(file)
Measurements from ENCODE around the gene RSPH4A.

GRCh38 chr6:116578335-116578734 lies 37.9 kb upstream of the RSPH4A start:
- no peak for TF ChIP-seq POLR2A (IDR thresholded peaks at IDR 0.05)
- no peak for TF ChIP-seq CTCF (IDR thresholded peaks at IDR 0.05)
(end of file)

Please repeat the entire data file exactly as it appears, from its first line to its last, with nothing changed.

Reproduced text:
Measurements from ENCODE around the gene RSPH4A.

GRCh38 chr6:116578335-116578734 lies 37.9 kb upstream of the RSPH4A start:
- no peak for TF ChIP-seq POLR2A (IDR thresholded peaks at IDR 0.05)
- no peak for TF ChIP-seq CTCF (IDR thresholded peaks at IDR 0.05)